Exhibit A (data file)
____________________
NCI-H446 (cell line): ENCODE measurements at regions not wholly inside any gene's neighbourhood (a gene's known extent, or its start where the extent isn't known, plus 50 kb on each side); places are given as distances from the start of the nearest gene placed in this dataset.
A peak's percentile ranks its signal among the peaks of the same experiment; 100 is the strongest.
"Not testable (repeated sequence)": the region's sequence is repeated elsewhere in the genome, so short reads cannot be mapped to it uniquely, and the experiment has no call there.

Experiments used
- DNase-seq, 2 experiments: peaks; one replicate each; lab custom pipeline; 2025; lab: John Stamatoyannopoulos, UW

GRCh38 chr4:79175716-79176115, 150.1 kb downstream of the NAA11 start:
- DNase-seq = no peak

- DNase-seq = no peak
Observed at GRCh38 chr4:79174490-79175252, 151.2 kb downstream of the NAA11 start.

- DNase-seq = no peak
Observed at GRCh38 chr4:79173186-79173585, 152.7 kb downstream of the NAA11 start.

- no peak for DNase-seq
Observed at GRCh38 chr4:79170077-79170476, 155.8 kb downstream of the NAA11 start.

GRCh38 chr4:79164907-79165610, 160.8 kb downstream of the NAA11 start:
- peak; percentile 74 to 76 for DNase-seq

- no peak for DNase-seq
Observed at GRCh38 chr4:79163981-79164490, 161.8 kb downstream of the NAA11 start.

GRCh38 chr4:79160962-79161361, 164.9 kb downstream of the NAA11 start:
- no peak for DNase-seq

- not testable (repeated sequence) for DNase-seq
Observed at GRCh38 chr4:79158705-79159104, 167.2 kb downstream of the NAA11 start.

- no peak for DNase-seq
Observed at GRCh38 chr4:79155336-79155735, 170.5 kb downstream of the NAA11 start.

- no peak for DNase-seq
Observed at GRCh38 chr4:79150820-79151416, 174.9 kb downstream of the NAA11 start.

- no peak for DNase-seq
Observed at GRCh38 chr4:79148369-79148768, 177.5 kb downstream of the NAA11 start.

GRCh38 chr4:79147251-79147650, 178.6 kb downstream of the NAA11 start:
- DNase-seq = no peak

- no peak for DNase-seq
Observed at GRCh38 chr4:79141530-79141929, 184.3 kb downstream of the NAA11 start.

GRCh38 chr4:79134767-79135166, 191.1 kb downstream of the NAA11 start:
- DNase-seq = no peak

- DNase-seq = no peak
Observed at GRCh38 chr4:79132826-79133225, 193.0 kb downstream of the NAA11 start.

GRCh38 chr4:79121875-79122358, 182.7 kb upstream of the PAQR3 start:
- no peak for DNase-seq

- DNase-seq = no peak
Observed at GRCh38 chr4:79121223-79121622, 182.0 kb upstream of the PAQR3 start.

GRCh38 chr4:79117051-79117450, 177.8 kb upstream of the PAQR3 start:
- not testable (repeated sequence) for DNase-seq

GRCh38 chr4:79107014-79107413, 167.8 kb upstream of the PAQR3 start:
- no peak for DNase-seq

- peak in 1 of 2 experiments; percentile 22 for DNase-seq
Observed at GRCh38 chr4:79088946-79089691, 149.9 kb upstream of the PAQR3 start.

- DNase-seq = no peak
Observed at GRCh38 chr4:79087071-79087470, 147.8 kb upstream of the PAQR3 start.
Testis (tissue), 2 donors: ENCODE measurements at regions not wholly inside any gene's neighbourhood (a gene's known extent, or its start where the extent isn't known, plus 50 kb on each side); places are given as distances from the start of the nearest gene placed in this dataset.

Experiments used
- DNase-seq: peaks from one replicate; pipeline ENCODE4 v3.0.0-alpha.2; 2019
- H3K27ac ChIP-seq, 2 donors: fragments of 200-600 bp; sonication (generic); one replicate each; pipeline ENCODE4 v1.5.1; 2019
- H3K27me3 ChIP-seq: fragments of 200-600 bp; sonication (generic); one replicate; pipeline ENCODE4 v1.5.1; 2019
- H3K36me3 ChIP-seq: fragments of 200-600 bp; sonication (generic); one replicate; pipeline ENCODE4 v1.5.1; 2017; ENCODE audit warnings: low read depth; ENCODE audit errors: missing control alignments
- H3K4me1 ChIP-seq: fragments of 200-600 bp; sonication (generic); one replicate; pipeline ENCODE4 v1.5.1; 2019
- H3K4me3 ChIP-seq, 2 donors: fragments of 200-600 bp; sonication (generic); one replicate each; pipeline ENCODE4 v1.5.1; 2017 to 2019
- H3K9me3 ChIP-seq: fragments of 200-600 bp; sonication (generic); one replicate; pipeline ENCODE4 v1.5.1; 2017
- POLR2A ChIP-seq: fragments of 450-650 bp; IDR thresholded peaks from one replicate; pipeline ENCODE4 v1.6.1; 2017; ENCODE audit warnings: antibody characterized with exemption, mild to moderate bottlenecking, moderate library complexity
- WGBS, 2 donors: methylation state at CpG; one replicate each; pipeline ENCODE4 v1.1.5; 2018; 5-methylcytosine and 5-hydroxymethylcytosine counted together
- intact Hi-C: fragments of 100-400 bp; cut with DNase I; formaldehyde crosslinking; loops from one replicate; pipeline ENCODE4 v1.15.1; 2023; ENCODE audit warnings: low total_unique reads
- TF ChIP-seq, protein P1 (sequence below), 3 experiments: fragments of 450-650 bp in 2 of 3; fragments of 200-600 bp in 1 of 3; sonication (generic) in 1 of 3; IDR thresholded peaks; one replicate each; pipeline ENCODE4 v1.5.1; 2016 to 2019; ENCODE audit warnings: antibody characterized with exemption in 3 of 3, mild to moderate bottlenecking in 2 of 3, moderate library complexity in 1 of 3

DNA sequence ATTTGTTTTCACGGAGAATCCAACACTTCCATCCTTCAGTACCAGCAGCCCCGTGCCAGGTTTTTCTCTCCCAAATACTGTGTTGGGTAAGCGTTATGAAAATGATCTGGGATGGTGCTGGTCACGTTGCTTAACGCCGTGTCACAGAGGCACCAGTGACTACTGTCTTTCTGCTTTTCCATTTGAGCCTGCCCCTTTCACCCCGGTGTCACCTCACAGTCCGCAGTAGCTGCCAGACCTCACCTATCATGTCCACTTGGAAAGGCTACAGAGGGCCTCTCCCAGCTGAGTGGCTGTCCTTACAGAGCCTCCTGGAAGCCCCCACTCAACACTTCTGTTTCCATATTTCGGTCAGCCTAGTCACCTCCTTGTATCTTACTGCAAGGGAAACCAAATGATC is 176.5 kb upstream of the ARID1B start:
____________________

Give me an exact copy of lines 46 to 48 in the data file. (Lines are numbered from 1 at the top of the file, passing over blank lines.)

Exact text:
- DNase-seq = no peak
Observed at GRCh38 chr4:79087071-79087470, 147.8 kb upstream of the PAQR3 start.
Testis (tissue), 2 donors: ENCODE measurements at regions not wholly inside any gene's neighbourhood (a gene's known extent, or its start where the extent isn't known, plus 50 kb on each side); places are given as distances from the start of the nearest gene placed in this dataset.